I’m sorry that I don’t know any of their names, but this traveling cast is seriously talented. Paulette is always a crowd favorite, but the woman playing her on our night almost stole the entire show right out from under Elle’s pink petticoats. And I would put our Emmett next to the original one, and that’s saying a lot. I was only slightly disappointed in our Warner and our Sorority Girls – the singing was fabulous but they lacked a little in the comedic timing department (they missed a lot of the great one-liners). I’m sure they’ll improve with practice, although… haven’t they been on the road for months by now?
Strangely enough, I was sitting next to a young lady who I overheard telling her friends that she had seen the play in New York right before Laura Bell Bundy left the role of Elle. During intermission, I asked her how this cast was holding up to the original, and she was very enthusiastic. Gushing, in fact. Her reaction says a lot about this traveling cast, but it also says a lot about this musical: the great ones are great no matter who is on stage.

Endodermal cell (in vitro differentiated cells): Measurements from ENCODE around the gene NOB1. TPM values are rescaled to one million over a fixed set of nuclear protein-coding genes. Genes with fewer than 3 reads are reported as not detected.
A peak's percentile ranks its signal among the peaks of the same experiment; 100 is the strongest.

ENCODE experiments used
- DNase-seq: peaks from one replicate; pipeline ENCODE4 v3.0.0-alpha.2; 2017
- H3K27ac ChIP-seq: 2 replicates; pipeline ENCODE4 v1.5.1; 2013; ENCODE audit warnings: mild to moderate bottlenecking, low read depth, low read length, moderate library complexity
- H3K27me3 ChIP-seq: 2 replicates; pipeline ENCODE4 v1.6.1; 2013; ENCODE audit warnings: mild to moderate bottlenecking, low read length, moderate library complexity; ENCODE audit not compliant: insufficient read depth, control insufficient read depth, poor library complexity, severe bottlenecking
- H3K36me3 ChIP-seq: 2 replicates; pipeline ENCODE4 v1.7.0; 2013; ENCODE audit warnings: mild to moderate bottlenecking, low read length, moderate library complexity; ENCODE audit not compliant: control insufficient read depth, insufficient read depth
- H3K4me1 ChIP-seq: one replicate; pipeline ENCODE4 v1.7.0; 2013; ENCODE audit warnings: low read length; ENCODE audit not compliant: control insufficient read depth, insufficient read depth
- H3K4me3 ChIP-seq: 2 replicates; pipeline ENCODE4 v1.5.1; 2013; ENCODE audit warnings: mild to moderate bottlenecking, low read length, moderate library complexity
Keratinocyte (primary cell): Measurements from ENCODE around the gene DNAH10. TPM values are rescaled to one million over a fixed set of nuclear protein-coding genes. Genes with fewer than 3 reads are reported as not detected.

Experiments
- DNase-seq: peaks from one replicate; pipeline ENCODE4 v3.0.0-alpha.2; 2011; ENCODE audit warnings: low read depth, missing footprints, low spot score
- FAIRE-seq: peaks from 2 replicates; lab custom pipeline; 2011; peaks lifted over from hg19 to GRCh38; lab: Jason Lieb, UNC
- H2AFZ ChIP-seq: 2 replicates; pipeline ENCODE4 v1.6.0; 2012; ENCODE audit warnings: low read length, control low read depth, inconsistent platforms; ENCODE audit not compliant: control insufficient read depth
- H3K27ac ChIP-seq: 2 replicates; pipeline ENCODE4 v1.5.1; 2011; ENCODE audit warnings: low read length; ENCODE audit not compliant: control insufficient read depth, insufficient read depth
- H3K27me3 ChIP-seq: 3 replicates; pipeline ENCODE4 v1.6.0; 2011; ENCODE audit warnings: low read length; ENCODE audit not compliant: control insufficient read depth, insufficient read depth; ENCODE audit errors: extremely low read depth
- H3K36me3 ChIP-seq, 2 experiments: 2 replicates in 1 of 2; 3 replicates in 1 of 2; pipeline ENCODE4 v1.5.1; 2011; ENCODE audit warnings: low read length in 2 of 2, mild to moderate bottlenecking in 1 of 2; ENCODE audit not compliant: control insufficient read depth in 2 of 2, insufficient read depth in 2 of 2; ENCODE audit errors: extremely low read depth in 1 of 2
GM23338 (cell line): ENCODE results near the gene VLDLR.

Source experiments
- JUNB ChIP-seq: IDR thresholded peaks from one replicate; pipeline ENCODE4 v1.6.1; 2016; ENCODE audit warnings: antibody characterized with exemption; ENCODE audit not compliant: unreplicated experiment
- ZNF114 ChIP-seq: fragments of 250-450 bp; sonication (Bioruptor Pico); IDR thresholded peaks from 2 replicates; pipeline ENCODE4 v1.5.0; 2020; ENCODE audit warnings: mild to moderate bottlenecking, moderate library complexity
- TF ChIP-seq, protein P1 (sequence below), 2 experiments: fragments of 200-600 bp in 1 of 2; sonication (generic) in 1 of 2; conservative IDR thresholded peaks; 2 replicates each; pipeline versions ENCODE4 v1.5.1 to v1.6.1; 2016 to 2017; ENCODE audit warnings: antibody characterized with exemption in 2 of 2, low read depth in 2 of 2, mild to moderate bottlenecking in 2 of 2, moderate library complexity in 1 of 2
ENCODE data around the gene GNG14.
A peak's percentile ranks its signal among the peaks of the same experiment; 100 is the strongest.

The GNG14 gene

I hope Legally Blonde: The Musical continues to tour for years so as many people as possible get to see it. It’s become a personal fave, and I didn’t see that coming at all. SNAPS!
*Ed. Note – turns out Legally Blonde was a book before it was a movie before it was musical too.
Shhhh… there’s a special treat for you behind the cut…